Flarebear wsa the first Android challenge, and I’m glad to see it at the beginning while it’s still not too hard. I’ll use GenyMotion cloud to emunlate the application, and then jadx to decompile it and see what the win condition is. Once I find that, I can get the flag.

Challenge

We at Flare have created our own Tamagotchi pet, the flarebear. He is very fussy. Keep him alive and happy and he will give you the flag.

The file is an Android apk, which is a zip file with a specific file structure inside:

$ file flarebear.apk 
flarebear.apk: Zip archive data, at least v?[0] to extract

Enumlation

I created a trial account at GenyMotion Cloud, which allows me to quickly emulate Android apps, and offers 1000 minutes free run time. Since I won’t need nearly that much, it’s a good quick solution here. Alternatively, I could have set up Android Studio or another local emulator.

After uploading and starting it, I see the app:

1567257016512

I can create a bear, feed it, play with it, clean up after it.

1567260429188

1567260456662

RE

I’ll use the jadx decompiler to get the Java source for the .apk:

$ jadx flarebear.apk 
INFO  - loading ...
INFO  - processing ...
ERROR - finished with errors, count: 1

Next, I’ll look at the AndroidManifest.xml file, which will tell me the functions that are called by the program:

$ cat AndroidManifest.xml
<?xml version="1.0" encoding="utf-8"?>
<manifest xmlns:android="http://schemas.android.com/apk/res/android" android:versionCode="1" android:versionName="1.0" android:compileSdkVersion="28" android:compileSdkVersionCodename="9" package="com.fireeye.flarebear" platformBuildVersionCode="28" platformBuildVersionName="9">
    <uses-sdk android:minSdkVersion="23" android:targetSdkVersion="28"/>
    <application android:theme="@style/AppTheme" android:label="@string/app_name" android:icon="@mipmap/ic_launcher" android:allowBackup="true" android:supportsRtl="true" android:roundIcon="@mipmap/ic_launcher_round" android:appComponentFactory="android.support.v4.app.CoreComponentFactory">
        <activity android:name="com.fireeye.flarebear.FlareBearActivity"/>
        <activity android:name="com.fireeye.flarebear.NewActivity" android:noHistory="true"/>
        <activity android:name="com.fireeye.flarebear.CreditsActivity"/>
        <activity android:name="com.fireeye.flarebear.MainActivity">
            <intent-filter>
                <action android:name="android.intent.action.MAIN"/>
                <category android:name="android.intent.category.LAUNCHER"/>
            </intent-filter>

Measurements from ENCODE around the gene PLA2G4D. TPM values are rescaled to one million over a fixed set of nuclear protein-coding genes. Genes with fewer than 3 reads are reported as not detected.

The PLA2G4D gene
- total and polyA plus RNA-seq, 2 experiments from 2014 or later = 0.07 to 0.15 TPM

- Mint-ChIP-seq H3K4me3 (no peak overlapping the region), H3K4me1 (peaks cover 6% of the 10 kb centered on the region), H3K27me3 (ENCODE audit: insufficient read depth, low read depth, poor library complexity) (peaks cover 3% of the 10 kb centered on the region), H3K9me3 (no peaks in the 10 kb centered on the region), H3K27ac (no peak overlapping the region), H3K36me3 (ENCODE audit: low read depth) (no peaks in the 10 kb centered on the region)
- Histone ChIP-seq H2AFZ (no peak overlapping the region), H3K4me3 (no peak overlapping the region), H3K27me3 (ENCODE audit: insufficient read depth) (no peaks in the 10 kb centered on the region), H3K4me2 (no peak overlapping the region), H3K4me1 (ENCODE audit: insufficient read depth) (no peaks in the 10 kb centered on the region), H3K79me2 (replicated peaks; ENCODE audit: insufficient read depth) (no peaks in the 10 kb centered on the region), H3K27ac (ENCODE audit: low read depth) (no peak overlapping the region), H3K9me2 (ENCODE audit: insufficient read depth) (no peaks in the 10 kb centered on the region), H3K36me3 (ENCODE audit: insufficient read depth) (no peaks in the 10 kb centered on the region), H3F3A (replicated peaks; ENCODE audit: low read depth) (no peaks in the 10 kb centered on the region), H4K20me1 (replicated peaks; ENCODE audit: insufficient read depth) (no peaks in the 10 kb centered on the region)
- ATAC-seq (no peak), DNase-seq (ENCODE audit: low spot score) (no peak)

</activity>
    </application>
</manifest>

The action seems to be going on in com.fireeye.flarebare. I’ll go into that directory, and find FlareBearActivity.java, which is where I’ll find everything I need to solve the challenge. As I look through the source, I’ll find the setMood function, which contains a call to danceWithFlag:

    public final void setMood() {
        if (isHappy()) {
            ((ImageView) _$_findCachedViewById(R.id.flareBearImageView)).setTag("happy");
            if (isEcstatic()) {
                danceWithFlag();
                return;
            }
            return;
        }
        ((ImageView) _$_findCachedViewById(R.id.flareBearImageView)).setTag("sad");
    }

That certainly sounds like a call I want to make. For it to happen, I need isEcstatic to return true. I’ll find that code:

    public final boolean isEcstatic() {
        int state = getState("mass", 0);
        int state2 = getState("happy", 0);
        int state3 = getState("clean", 0);
        if (state == 72 && state2 == 30 && state3 == 0) {
            return true;
        }
        return false;
    }

So I need at some point in time the bear’s mass to be 72, its happy to be 30, and it’s clean to be 0. How are those changed? These three functions:

    public final void changeMass(int i) {
        setState("mass", getState("mass", 0) + i);
    }

    public final void changeHappy(int i) {
        setState("happy", getState("happy", 0) + i);
    }

    public final void changeClean(int i) {
        setState("clean", getState("clean", 0) + i);
    }

Next I’ll find where those are called. It turns out in the three functions that match up with buttons in the game, feed, play, and clean:

    public final void feed(@NotNull View view) {
        Intrinsics.checkParameterIsNotNull(view, "view");
        saveActivity("f");
        changeMass(10);
        changeHappy(2);
        changeClean(-1);
        incrementPooCount();
        feedUi();
    }

    public final void play(@NotNull View view) {
        Intrinsics.checkParameterIsNotNull(view, "view");
        saveActivity("p");
        changeMass(-2);
        changeHappy(4);
        changeClean(-1);
        playUi();
    }
    
    public final void clean(@NotNull View view) {
        Intrinsics.checkParameterIsNotNull(view, "view");
        saveActivity("c");
        removePoo();
        cleanUi();
        changeMass(0);
        changeHappy(-1);
        changeClean(6);
        setMood();
    }

So pushing feed will increase the bear’s mass by 10, its happy by 2, and decrease its clean by 1. play will decrease its mass by 2, increase its happy by 4, and decrease its clean by 1. clean will decrease its happy by 1 but increase its clean by 6. This is just a linear system of equations. I’ll let f be the number of times I push Feed, p be the number of times I push Play, and c be the number of times I push Clean. The bears total mass is definied by:

Similarly, I can write equations for happiness and clean:

As a matrix, that would look like:

I can solve these by hand by calculating the inverse of the 3x3 matrix, but there are sites that will do it for me. I’ll put it in here:

1567260560942

Based on that result, I went back to the emulator, where I’ll push feed 8 times, play 4 times, and clean 2 times. When I do, I get the flag:

1567260394495

flag: th4t_was_be4rly_a_chall3nge@flare-on.com